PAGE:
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Am I Working?

Time Frame

1 class periods of 30 minutes each




Students will apply their knowledge of force and distance to see if they can make their body work harder.


•Space for students to move about freely
•Stopwatch or watch with second hand
•Several light objects (pencil, paper, pebbles, etc.)
•Several heavy objects (bricks, stacks of books, tables, etc.)
•pencil/paper for recording heart rate

Background for Teachers

Teacher should be able to help students find their pulse.

Student Prior Knowledge

Students should have an understanding of the terms "force" and "distance" and should understand that the scientific definition of "work" is to move an object.

Intended Learning Outcomes

Students will discover that it takes effort (force) to move a heavy object. The heavier the object, the more force it takes. Students will relate that to their own body. They will discover that when their body puts out energy to force objects, the heart rate increases.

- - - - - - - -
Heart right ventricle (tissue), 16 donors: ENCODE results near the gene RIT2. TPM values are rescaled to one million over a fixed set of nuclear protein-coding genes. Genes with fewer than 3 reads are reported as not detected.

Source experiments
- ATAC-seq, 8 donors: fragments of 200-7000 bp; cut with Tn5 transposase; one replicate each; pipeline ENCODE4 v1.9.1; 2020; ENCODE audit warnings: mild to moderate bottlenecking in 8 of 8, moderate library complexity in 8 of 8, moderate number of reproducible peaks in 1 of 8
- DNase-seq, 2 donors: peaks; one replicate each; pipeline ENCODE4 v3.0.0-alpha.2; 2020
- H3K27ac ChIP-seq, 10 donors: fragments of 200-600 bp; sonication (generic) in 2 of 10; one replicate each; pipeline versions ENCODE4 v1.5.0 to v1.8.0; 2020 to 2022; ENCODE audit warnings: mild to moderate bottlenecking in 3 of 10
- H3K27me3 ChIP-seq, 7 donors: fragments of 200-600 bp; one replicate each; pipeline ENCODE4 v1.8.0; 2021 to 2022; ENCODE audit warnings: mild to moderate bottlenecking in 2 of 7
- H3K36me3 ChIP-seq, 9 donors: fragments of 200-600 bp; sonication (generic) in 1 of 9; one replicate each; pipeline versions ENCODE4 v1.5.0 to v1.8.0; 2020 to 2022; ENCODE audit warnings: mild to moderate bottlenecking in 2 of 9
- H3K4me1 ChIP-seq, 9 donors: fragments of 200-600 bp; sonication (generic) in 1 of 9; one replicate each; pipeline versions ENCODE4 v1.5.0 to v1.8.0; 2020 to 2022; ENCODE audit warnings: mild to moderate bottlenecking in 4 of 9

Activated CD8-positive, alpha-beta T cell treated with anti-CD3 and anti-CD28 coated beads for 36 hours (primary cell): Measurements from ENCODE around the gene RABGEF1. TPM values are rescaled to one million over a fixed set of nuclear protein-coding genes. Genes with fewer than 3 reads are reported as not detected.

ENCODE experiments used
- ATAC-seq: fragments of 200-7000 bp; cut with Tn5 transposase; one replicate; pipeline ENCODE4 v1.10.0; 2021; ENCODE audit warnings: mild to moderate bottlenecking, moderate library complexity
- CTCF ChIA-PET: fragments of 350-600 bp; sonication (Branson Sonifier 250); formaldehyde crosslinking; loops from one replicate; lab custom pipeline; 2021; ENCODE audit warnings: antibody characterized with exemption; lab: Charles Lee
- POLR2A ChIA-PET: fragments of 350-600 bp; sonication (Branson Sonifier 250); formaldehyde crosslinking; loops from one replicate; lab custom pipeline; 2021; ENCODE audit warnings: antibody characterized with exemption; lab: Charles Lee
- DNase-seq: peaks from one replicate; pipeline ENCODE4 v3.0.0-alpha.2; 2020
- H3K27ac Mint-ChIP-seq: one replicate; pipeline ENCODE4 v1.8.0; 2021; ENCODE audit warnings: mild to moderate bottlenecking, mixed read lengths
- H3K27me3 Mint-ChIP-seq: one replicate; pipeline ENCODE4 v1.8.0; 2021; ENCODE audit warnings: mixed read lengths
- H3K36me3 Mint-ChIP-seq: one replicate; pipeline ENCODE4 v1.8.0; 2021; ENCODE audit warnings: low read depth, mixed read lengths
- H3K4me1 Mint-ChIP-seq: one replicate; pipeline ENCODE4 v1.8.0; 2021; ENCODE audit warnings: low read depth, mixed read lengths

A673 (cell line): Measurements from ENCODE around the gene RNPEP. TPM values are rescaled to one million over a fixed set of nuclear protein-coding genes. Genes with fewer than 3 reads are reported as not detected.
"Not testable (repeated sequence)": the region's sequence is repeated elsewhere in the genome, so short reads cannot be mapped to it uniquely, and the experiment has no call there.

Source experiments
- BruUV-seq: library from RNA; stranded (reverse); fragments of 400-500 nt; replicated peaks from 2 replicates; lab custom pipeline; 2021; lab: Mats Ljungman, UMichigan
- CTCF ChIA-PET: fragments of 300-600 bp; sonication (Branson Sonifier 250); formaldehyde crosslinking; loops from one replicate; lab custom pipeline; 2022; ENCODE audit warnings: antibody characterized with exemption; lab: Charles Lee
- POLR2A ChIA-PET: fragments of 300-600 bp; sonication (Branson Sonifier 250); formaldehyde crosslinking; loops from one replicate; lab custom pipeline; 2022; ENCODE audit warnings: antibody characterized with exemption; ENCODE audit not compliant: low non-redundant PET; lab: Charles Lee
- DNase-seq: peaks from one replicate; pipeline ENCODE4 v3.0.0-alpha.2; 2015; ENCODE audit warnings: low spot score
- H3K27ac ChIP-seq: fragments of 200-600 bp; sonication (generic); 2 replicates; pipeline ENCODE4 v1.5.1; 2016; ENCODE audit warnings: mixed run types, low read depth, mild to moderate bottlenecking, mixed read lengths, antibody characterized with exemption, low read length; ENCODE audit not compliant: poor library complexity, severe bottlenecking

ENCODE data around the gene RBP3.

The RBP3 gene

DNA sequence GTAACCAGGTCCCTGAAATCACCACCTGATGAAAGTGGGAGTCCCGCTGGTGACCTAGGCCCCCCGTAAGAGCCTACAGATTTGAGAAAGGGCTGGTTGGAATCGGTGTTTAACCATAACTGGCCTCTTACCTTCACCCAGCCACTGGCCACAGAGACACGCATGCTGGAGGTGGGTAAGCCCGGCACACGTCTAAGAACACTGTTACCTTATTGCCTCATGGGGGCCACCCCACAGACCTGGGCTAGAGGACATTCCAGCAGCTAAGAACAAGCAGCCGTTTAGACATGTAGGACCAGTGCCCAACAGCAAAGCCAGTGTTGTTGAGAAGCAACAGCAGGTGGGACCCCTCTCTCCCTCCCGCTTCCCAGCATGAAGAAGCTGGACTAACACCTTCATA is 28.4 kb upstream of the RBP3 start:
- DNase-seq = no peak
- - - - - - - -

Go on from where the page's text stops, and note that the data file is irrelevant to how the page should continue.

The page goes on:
Instructional Procedures

Students will begin by finding their pulse (easiest to find on the wrist or on the neck).

Students will measure their pulse rate for 30 seconds.

Students will use force to push a light object (pencil, pebble, paper) and then measure their pulse rate again for 30 seconds. Record any changes.

Students will use force to push a heavier object. Measure heart rate again and record.

Students may repeat this process with as many heavy objects as the teacher makes available for them.

At the conclusion of the activity, students can record on paper, or participate in a discussion about what happened to their heart rate.

•What is the relation of force and distance on an object?
•What effect does weight have on the object?
•What is the relation of force on the heart rate?

These questions could be answered in a journal, report paper, or discussion.

Assessment Plan

Students will be observed for appropriate participation in the activity and discussions. If a written assessment is used, the "Am I Working Rubric" can be used.


Created: 07/22/2002
Updated: 05/18/2022